François Couperin was the most illustrious member of a dynasty of musicians comparable to that of the Bach family. There is every reason to believe that his name "Couperin the Great", first found in writing in 1780, had already been bestowed upon him during his lifetime to distinguish him from the other musicians in his family. In addition to his duties as the King's organist at Versailles, Couperin taught the harpsichord to many students from the royal family and the ranks of the nobility and, at the turn of the century, he was as active a composer as he was a performer. His work for harpsichord represents the most prominent part of his musical production with his pedagogical work L'Art de toucher le clavecin, or “The Art of Playing the Harpsichord” in English. The work was published in 1716 and deals with ornamentation, fingering, the general position of the body, – particularly focusing on the wrists - the touch, the character of the instrument, and so on. Also from this fruitful period we find his twenty-seven "orders" - a term he used to refer to a group of pieces with similar tonalities, halfway between a suite and an anthology. The work is divided into four volumes, published between 1713 and 1730. He develops a world of poetic fantasy that takes on the form of simple dance movements, portraits, "character pieces", pastoral paintings or theatrical miniatures. Here the Swedish harpsichordist Carole Cerasi offers us the complete works, spread over ten albums including L'Art de toucher le clavecin and the four Books, which she distributes over six different harpsichords.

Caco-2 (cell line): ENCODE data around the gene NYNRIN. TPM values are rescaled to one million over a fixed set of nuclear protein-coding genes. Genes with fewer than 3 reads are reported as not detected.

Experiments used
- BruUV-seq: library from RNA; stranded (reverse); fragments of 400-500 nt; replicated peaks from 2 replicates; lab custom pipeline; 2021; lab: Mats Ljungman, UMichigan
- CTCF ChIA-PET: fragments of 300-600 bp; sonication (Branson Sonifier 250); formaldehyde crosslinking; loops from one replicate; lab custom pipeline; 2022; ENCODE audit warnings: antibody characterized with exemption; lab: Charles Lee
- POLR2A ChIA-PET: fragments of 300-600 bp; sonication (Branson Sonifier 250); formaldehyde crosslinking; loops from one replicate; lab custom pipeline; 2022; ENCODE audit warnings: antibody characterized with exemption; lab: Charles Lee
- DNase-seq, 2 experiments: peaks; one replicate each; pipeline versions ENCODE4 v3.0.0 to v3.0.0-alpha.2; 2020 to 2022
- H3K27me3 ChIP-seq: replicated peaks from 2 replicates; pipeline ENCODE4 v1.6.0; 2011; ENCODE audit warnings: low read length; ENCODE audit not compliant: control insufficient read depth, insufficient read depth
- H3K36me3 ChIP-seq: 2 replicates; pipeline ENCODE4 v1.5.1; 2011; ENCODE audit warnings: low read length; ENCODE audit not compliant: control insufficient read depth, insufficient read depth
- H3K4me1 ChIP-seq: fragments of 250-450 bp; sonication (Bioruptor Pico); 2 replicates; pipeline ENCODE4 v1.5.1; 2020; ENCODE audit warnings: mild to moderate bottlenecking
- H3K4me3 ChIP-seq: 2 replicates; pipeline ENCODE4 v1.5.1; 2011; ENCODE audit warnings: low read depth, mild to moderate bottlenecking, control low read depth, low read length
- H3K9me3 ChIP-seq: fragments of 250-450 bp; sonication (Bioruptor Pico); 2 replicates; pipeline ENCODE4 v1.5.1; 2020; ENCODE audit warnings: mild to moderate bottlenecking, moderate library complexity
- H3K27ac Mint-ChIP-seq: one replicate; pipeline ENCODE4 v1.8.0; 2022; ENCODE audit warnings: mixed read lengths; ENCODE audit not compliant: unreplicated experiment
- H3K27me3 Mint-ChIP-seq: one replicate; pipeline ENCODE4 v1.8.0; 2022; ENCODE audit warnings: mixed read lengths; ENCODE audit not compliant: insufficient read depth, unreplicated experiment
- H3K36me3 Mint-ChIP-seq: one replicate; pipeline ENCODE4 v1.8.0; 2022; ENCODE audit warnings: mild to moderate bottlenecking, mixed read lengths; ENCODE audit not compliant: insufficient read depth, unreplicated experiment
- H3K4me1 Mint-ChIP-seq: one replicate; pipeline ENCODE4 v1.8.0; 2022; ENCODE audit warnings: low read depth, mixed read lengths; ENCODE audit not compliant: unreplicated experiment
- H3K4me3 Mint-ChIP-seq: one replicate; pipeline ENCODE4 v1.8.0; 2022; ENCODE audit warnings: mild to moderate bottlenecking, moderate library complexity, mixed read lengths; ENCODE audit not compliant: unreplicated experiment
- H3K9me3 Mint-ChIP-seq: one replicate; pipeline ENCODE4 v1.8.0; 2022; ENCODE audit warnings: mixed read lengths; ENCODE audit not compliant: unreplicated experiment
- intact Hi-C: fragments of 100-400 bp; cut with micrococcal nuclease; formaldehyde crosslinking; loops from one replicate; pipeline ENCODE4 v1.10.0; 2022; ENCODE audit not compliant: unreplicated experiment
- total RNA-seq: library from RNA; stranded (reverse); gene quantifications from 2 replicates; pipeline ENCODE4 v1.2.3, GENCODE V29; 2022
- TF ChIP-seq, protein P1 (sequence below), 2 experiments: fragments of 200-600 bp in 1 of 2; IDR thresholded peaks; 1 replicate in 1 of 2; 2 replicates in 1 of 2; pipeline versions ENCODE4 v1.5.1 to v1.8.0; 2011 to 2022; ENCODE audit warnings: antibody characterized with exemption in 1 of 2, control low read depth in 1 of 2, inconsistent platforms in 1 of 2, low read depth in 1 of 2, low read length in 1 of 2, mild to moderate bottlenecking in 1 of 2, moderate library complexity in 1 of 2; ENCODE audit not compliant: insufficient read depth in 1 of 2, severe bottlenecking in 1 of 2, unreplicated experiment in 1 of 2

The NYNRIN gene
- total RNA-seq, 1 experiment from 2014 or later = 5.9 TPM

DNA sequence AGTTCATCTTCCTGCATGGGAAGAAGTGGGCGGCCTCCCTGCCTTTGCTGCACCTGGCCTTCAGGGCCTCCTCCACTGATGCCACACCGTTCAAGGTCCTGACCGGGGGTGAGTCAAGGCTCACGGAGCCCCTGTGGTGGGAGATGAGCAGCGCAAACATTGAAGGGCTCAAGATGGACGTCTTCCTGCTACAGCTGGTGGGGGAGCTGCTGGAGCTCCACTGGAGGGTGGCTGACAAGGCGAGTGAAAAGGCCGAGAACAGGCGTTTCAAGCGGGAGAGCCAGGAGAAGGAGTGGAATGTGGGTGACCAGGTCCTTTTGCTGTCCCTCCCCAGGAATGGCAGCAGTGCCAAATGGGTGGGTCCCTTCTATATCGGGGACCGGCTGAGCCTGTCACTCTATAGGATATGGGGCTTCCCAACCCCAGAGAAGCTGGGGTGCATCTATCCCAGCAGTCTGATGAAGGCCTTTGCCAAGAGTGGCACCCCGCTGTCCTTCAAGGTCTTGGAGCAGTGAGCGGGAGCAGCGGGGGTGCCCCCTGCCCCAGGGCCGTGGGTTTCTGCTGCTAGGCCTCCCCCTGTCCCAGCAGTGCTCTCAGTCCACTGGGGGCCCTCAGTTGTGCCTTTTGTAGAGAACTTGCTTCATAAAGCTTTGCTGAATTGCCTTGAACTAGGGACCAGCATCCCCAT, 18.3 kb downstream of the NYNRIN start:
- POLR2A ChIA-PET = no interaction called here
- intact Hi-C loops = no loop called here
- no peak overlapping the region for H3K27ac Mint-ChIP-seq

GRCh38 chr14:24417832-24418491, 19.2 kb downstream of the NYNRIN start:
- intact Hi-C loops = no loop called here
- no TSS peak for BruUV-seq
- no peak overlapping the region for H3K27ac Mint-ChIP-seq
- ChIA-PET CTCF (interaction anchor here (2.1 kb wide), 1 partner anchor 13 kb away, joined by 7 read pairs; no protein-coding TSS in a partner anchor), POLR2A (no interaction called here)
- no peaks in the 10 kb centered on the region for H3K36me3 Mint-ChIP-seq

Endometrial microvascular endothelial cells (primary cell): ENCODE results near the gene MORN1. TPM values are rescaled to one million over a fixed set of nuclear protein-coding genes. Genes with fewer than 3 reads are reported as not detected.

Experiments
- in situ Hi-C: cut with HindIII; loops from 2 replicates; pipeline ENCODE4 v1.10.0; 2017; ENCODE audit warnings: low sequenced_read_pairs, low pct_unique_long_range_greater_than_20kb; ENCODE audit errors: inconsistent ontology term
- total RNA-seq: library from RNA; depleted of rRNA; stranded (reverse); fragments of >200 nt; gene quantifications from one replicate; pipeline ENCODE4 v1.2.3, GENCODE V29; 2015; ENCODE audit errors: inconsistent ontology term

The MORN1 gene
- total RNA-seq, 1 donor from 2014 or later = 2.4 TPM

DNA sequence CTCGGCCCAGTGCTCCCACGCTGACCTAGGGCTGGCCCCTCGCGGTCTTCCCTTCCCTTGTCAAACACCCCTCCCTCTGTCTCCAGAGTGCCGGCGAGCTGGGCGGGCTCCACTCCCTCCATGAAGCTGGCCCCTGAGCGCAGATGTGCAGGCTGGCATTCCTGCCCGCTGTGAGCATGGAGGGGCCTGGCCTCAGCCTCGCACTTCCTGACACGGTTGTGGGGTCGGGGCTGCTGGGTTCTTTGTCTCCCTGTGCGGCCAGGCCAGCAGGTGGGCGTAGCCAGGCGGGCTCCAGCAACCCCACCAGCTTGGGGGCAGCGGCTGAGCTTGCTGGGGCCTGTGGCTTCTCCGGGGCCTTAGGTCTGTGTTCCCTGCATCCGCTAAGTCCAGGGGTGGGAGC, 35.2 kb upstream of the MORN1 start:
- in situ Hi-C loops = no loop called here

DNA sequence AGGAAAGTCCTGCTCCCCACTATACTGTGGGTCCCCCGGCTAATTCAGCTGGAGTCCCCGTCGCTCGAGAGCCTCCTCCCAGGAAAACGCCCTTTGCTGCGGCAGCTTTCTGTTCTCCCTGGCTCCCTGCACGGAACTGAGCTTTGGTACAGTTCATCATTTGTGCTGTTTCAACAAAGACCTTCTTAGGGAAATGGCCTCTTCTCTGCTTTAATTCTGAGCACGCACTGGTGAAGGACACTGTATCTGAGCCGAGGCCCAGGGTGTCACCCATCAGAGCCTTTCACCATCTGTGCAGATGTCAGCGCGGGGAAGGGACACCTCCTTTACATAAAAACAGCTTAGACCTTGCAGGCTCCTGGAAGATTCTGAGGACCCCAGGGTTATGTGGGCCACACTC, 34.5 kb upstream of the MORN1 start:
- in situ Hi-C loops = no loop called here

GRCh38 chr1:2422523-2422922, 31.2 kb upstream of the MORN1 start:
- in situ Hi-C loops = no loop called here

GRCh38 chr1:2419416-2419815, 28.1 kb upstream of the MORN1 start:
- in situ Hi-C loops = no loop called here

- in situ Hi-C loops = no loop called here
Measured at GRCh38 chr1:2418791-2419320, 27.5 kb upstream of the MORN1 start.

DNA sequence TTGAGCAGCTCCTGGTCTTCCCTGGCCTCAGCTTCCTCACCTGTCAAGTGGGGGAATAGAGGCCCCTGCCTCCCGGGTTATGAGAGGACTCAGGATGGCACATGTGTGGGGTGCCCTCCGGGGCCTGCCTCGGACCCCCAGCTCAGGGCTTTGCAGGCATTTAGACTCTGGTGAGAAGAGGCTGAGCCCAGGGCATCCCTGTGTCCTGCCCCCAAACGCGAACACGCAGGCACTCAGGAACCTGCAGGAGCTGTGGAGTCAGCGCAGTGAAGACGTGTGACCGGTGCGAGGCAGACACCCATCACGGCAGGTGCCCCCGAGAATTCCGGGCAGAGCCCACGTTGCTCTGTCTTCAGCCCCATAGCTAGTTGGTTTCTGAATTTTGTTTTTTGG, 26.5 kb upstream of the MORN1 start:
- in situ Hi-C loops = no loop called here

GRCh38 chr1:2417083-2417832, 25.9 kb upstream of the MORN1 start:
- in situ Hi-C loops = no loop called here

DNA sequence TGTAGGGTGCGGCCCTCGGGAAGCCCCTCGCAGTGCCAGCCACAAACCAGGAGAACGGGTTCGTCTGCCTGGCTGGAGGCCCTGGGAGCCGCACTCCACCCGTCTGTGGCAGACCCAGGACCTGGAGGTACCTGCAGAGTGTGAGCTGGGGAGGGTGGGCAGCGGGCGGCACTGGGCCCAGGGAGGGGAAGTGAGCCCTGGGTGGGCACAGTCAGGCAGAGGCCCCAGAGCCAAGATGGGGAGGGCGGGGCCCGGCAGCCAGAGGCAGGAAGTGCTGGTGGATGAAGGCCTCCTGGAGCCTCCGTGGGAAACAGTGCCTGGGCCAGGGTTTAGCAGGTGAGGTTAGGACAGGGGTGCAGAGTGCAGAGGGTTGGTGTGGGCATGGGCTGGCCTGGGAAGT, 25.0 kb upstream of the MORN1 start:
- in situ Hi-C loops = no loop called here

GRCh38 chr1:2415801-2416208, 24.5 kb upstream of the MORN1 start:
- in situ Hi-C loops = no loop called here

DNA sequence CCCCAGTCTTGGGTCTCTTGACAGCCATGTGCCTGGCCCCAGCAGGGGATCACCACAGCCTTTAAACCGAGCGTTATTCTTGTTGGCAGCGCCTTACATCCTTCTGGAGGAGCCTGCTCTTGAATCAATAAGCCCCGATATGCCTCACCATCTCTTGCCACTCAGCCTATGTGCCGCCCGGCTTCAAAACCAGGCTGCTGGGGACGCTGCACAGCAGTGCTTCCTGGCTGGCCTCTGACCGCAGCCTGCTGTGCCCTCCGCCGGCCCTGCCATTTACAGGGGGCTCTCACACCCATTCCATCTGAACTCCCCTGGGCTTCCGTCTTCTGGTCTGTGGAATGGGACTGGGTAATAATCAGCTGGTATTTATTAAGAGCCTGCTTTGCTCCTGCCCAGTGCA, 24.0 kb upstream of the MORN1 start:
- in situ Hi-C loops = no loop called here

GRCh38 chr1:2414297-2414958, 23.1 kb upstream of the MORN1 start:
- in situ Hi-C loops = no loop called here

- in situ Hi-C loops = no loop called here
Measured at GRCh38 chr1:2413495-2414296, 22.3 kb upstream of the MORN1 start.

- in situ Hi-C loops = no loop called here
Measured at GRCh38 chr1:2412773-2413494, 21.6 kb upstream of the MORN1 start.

The Fourth Book was published in 1730, when the composer was sixty-two years old and his health was deteriorating. He stated in his preface, "as my health is getting worse from day to day, my friends have advised me to stop working and I have not written any major works since". It is composed of eight orders, but it should be noted that these sequences become shorter and shorter, with only four or five movements in some of them – miniscule if we compare them, for example, to the First Order from Book One which had about twenty! To bid farewell to the life and music of the great Couperin, Carole Cerasi selected a French instrument by Antoine Vater from 1738 - around the same time as the publication of his final Book, which covers the eighth, ninth and tenth (last) volumes of this complete work. © SM/Qobuz